Rows of chairs are gone from Mass. General’s main lobby in the White Building. Several security officers on Thursday stood sentry inside the automatic doors, feet apart, hands behind their backs.

Essential employees flashed identification, and held up their phones with an app that showed them "cleared for work,'' indicating they had signed a document promising they do not have symptoms of COVID-19 that day.

Mary Beth Mesrobian, a dental hygienist at Massachusetts General Hospital, has been deployed to hand out masks and hand sanitizer to all who enter the lobby. Suzanne Kreiter/Globe Staff

Hospital workers were greeted by one colleague dispensing hand sanitizer, another doling out surgical masks. They were then allowed into the building, where a tiny silver lining of these times awaits: no twisting line 25-people deep at Coffee Central, which serves caffeinated drinks, smoothies, and muffins 24 hours a day. Several blue-masked cafeteria workers were ready to take orders.

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Averting large-scale tragedies requires meticulous planning, and much of that happens inside the hospital’s trustees conference room. There, the incident command team that manages the pandemic meets twice a day. When they arrived before 7 a.m., cafeteria workers had already arranged coffee, granola bars, and bananas and oranges, individually wrapped in plastic. Five people hunched over laptops 6 feet apart at a long polished wooden table, as 100 of the hospital’s top managers logged into the Zoom meeting broadcast on a wall-size screen.

Mass. General President Dr. Peter Slavin joined remotely and began with rare good news: the Kraft family deployed a New England Patriots team plane to China to pick up about 1 million desperately needed N95 respirator masks. "Alleluia,'' said Ann Prestipino, a senior vice president and incident commander.


In normal times, Jonathan Kraft can be found at this table as chair of the Mass. General board. “Any worry we’ve had about the availability of N95 masks to protect our staff is behind us,” Slavin said.

That same day, news also broke that the hospital had played a role in bringing about the arrival of a mammoth new machine that can safely sterilize about 80,000 N95 masks a day and will benefit numerous hospitals in the state.

Still, Dr. Paul Biddinger, chief of emergency preparedness, issued a small caution: “I don’t want anyone to assume they are growing on trees. They are not growing on trees.”

Another reality check came in the form of updated numbers from the hospital’s intensive care units: Four patients were hooked up to ECMO machines, specialized devices for the most dire cases that pump blood outside a patient’s body, infusing it with oxygen, so the heart and lungs can rest. Even at Mass. General, four patients on ECMO machines at the same time is nearly unheard of.

“ECMO is one of our most aggressive last-ditch therapies,” Biddinger said. “This reflects how much serious illness there is. Seeing this amount of critical illness is really hard. Knowing it’s going to get worse is really sobering.”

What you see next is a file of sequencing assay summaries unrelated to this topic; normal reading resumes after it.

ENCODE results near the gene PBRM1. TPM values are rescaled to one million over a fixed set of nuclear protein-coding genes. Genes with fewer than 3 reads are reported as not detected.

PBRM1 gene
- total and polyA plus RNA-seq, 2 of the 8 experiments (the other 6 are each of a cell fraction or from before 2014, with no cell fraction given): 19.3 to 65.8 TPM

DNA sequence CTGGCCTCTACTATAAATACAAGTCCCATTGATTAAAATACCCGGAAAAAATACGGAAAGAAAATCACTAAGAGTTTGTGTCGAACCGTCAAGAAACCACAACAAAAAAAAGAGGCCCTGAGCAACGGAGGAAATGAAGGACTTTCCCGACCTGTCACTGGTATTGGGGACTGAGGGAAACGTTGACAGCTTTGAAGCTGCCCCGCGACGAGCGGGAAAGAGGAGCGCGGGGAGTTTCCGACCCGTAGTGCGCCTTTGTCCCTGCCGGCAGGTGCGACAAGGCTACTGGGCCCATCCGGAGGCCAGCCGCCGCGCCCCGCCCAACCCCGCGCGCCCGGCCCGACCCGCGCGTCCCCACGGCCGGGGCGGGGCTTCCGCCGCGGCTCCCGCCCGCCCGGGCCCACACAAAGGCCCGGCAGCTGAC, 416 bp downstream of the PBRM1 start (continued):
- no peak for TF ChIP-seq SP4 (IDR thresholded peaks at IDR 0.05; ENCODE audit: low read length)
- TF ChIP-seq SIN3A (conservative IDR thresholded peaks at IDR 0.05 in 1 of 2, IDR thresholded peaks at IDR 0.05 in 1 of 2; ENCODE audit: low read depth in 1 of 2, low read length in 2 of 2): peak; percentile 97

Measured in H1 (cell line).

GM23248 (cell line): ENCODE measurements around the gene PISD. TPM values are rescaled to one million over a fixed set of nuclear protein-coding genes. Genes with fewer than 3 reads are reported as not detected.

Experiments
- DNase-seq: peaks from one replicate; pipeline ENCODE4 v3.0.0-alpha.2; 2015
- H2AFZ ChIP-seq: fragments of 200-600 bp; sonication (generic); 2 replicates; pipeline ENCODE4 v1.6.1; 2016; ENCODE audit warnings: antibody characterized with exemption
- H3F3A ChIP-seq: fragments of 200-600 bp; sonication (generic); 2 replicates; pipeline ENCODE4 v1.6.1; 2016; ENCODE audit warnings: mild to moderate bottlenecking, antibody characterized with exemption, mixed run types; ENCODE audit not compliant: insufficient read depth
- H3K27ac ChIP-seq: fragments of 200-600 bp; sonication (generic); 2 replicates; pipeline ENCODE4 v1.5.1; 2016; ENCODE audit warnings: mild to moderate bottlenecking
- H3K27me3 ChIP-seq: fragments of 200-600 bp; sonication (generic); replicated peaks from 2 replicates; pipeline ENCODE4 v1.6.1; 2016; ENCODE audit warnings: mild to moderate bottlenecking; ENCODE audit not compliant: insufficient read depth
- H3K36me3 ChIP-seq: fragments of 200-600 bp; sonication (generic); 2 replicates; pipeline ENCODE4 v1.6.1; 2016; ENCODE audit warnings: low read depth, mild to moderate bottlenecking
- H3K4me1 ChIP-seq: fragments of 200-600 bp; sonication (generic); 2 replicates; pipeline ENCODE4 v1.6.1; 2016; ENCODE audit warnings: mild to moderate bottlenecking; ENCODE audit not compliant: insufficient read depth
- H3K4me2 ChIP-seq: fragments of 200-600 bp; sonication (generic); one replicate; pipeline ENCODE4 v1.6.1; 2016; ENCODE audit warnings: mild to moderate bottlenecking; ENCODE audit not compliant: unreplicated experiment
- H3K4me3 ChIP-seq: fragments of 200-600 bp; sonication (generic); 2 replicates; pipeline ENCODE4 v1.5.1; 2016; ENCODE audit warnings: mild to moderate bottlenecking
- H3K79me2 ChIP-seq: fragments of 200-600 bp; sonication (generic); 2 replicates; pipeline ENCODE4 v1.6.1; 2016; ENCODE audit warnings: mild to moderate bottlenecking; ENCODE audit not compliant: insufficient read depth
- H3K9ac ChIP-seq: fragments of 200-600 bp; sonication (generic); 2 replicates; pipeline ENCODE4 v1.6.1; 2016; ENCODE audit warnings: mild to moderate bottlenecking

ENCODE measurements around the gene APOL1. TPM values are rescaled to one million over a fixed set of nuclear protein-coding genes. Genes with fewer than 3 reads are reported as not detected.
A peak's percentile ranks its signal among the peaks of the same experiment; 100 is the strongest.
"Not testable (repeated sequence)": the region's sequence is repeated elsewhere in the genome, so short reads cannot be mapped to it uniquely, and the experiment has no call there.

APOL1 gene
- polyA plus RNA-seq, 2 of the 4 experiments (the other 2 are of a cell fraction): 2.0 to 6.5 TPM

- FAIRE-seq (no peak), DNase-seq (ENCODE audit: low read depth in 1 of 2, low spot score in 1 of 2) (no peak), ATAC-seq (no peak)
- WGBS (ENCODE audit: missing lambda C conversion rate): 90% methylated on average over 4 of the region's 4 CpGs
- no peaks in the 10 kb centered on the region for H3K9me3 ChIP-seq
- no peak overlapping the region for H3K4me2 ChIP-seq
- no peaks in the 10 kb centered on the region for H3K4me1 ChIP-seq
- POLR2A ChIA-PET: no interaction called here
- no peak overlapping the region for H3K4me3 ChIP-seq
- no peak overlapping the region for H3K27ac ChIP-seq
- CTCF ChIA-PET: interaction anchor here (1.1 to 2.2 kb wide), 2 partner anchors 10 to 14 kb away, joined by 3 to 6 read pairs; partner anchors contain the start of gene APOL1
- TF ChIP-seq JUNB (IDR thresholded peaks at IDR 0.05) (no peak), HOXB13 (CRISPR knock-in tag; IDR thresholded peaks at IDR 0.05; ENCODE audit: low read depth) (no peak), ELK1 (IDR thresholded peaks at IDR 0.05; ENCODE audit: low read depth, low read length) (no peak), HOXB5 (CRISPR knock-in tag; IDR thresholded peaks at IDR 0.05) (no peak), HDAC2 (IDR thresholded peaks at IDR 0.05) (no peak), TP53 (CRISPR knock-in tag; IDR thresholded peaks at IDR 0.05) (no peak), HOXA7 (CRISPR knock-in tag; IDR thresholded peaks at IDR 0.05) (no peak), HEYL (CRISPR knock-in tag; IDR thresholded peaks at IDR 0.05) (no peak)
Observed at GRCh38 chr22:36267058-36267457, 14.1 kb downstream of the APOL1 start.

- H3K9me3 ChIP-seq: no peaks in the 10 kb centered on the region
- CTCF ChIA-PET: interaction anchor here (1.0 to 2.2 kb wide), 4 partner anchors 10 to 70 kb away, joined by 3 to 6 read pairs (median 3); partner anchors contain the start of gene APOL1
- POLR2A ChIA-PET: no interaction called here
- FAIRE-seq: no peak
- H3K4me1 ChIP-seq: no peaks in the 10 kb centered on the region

Beds sit in a hallway at MGH.Erin Clark/Globe Staff

The command team was planning to spend Friday scouting out several new locations to accommodate the mounting number of patients. Theresa Gallivan, an associate chief nurse, told the group the hospital will need 120 more ICU nurses — a herculean task in the limited time. She had a plan, though: pair regular floor RNs with ICU nurses to stretch their expertise.

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In a packed seventh-floor intensive care unit called Blake 7, 15 of the 18 patients were sick with COVID-19 and on ventilators. And in a scene rarely witnessed in pre-coronavirus times, most were on their stomachs, not their backs.

Medical staff have rolled patients with acute respiratory distress syndrome onto their stomachs for years; the difference now is there are so many. Coronavirus patients also remain on the breathing machines for far longer than normal, sometimes for several weeks. Doctors said a prone position removes pressure from the heart and allows the lungs to expand more fully.

But Dr. Charles Hardin and other Mass. General physicians are taking this idea further. Just 48 hours before, they rolled out a protocol to put patients on the regular floors on their stomachs before they require ventilators — just like the young man in the emergency room whose oxygen level improved.

Though based on anecdotal reports of success at a few other medical centers, the fervent hope is this intervention will mean fewer patients will ultimately need ventilators.

Doctors “in Italy told us they did it,” Hardin said. “But no one has written it up yet” in a scientific journal.

The intensive care staff hopes this strategy will be crucial in the days ahead as they frantically work — and wait — for what is yet to come.

Liz Kowalczyk can be reached at